Muay Thai fighter Stephanie Schmale has been cleaning up in the amateur kickboxing ring in Alberta.
The Red Deer resident finished second in her division at the TBA Classic tournament in Des Moines, Iowa in June. She won the Pan American International Kickboxing Championship in her division in October. And on Nov. 17th, she will compete for a North American World Kickboxing Association title in Edmonton.
The 29-year-old started out in karate as a youngster. She later moved on to Muay Thai, a martial art form from Thailand that uses stand-up striking along with different clinching techniques, as she found it to be a better fit.
She fought her first fight at sixteen.
“I train six to seven days a week,” said Schmale, who also works full-time as a special education teacher at Parkland School. “A short training session could be an hour to two hours and the long ones can be upwards of four hours.”
Schmale has seen a lot of recent success. Aside from training hard, usually during the weekdays at night, she said the martial arts world is opening up to women fighters – something she has noticed in the past 10 years.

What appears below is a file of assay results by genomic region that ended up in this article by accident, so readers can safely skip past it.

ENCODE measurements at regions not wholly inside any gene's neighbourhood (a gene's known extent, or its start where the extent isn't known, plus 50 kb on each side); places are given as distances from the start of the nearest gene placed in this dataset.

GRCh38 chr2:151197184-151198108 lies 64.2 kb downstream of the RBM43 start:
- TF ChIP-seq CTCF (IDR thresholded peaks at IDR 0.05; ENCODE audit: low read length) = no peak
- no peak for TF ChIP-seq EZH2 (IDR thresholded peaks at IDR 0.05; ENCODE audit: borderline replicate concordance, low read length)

“When we started out, it was a lot different,” she said. “We got treated a lot differently. You had to work harder to get anywhere. Watching girls come and start now, the culture is so much different.”
She said the amateur circuit for women fighters has grown ‘tremendously’ in Alberta.
“Even in our gym alone, we have quite a few competitive girl fighters, which is awesome,” she said. “So it definitely has grown.”
Will Quijada, co-owner of Absolute Fitness Red Deer, is Schmale’s trainer. He said his gym is unique because there are more women martial arts fighters than men. It has somewhere from six to eight active female fighters compared to four or five male fighters.
“It’s definitely getting easier for females to find fights,” he said. “It’s becoming more common in all combat sports ever since Ronda Rousey started making headlines in the UFC. She opened doors for a lot of female athletes so it’s a little bit more mainstream and you see more often on TV where females are fighting each other.”
“It’s great to see. We started off with maybe one strong female fighter and she motivated and started a lot of the other girls to follow along and come down and start training with her. They saw some success in the sport and how it can carry over in everyday life, good health, good fitness and being able to control their emotions better, all that.”
He said many factors contribute to Schmale’s success. “Her mindset. Her will to train and her will to never give up. That’s what separates her from athletes I have worked with. She’s always looking to improve.”